Anderson Woods trail monitors help keep the preserve accessible to all
In 2015, the Land Conservancy of West Michigan worked successfully with the local community to protect Anderson Woods Nature Preserve—73 acres of beautiful, contiguous forest in Muskegon County. The quiet, serene preserve provides important habitat for migratory birds and wildlife.
Because of the preserve’s gentle terrain, it presented a perfect opportunity to create a universally accessible trail. Once the property was protected, the Land Conservancy collaborated with Disability Network/West Michigan to design a trail made of “crusher fines”—crushed rock and limestone. The trail was built to allow those who are visually impaired or who are using wheelchairs, walkers and strollers to enjoy the benefits of spending time in a serene natural area.
This type of trail surface, however, requires diligent attention in terms of maintenance. That’s where the Anderson Woods trail monitoring crew comes in.
The Anderson Woods trail monitor group consists of 5 volunteers who commit to visiting Anderson Woods Nature Preserve at least once during their designated week each month. At each visit, they walk the southern loop and remove any debris or obstacles that might interfere with the trail’s accessibility. Volunteer Sandy Finkelstein shared her approach to the job:
“I try to think of it as, ‘If I was here in a wheelchair or in a mobility device, what would be in my way?’ and then try to move those things,” Sandy said. “Things like ferns growing up in the path, small sticks or branches, a few times there’s been things big enough where we go home and my husband grabs the chainsaw and takes care of that, if we can.”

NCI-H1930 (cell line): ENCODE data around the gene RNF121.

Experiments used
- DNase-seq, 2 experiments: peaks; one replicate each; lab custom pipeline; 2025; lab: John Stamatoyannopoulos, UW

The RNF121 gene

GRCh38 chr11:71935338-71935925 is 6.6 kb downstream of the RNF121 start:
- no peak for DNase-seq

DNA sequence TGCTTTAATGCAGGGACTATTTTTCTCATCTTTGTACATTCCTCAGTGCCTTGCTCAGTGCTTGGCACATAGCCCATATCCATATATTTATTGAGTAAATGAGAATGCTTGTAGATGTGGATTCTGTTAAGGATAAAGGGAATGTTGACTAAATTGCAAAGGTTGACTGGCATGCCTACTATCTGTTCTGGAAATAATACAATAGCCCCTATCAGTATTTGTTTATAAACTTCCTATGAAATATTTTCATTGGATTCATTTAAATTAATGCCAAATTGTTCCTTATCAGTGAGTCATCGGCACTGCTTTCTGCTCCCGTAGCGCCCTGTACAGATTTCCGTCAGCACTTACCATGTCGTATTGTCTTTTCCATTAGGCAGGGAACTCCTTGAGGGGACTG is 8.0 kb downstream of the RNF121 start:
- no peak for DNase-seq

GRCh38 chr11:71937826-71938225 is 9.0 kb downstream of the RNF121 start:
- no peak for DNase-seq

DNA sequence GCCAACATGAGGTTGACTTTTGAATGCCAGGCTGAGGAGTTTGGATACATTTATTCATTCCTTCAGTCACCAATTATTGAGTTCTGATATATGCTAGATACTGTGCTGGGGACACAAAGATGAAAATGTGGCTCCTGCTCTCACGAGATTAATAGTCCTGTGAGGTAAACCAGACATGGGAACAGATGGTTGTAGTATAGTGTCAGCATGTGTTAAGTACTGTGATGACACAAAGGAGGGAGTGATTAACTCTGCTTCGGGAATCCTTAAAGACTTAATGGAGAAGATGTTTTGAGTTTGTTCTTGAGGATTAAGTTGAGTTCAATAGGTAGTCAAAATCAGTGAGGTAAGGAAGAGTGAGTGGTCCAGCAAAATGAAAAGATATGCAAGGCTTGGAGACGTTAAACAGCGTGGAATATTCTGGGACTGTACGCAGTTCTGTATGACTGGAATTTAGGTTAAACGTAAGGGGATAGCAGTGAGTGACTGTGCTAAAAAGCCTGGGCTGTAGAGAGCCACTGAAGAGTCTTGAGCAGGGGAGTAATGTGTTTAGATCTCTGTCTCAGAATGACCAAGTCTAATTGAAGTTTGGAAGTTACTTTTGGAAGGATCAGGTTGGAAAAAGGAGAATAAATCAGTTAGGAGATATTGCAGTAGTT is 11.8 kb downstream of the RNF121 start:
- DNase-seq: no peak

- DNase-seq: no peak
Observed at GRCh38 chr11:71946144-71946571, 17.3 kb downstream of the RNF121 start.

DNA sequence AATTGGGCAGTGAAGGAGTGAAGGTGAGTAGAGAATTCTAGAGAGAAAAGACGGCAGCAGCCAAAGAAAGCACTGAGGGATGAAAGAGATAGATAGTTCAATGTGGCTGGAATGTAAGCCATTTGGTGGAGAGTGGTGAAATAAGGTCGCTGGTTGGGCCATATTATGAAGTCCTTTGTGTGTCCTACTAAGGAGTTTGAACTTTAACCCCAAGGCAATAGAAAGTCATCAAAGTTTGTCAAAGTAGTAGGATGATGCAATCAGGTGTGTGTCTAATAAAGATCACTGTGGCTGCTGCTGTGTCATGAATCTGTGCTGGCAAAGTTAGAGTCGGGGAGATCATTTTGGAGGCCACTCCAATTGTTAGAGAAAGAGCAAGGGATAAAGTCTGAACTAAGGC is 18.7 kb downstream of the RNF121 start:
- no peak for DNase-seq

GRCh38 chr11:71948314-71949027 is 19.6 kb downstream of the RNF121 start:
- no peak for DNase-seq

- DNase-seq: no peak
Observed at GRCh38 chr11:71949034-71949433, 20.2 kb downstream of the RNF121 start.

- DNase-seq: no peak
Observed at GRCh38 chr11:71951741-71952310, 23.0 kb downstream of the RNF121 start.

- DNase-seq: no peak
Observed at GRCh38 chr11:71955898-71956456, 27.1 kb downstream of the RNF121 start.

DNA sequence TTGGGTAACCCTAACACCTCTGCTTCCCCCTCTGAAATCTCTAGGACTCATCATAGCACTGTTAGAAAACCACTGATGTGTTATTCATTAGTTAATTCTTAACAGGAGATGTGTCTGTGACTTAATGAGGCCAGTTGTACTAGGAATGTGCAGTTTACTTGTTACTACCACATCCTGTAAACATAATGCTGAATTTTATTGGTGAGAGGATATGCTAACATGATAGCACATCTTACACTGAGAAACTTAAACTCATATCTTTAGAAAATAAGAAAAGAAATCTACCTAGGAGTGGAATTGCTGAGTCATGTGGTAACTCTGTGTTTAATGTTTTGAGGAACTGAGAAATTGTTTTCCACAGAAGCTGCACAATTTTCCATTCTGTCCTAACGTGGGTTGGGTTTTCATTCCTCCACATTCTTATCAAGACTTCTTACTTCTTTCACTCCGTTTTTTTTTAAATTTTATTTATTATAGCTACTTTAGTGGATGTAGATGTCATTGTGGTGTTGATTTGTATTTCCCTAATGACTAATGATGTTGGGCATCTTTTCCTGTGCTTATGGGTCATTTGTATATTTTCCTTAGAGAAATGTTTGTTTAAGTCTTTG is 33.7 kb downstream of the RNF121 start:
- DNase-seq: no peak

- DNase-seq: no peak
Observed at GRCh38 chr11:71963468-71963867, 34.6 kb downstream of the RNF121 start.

If additional help is needed, the trail monitors are instructed to contact the Land Conservancy to arrange to have the obstacle taken care of.
Tim Franklyn is the preserve steward at Anderson Woods Nature Preserve and leads the trail monitoring volunteers. Franklyn used to work at a center for adults with developmental disabilities, many of whom used wheelchairs. One of his responsibilities was to find opportunities to get clients out into the community, and he said finding places where they could enjoy nature was not easy.
“For nature trails, it was slim pickings,” Tim said. “Usually there will be a token trail that’s just a very short distance, or there’s something right around the parking lot, if there’s anything at all.”
Franklyn said there were rarely opportunities to go deep into a natural area like Anderson Woods so that his clients could experience the unique peace and restoration that can offer.
“I think it’s pretty rare, and important because of that,” Tim said.
A trip to Anderson Woods Nature Preserve promises to leave visitors feeling restored. The shady forest is quiet, and isolated from busy roads and the sounds of civilization.
“I just love the serenity of it, the great stillness that you can find there. I love being immersed in the ferns and listening to the birdsong,” Tim said.
The preserve is never overrun with visitors, Sandy added, and most generally go there for a quiet walk.
“Everybody that goes is there to enjoy solitude in nature. It’s never a rowdy crowd,” Sandy said. “With the calmness, the quietness, you really get a chance to think while you’re walking.”
Both Tim and Sandy take pride in being able to help make this experience accessible to everyone.
“I just think that keeping natural places out there available for people to use is really important,” Sandy said. “It really isn’t taking a lot of my time, it’s not that difficult, but I feel really good about it.”
“This is just a really simple and enjoyable way to contribute to an environmental cause,” Tim said.
The Land Conservancy of West Michigan is grateful to Tim, Sandy and the rest of the Anderson Woods trail monitors for their continued stewardship of the universally accessible trail. Learn more about the preserve and download a trail map here.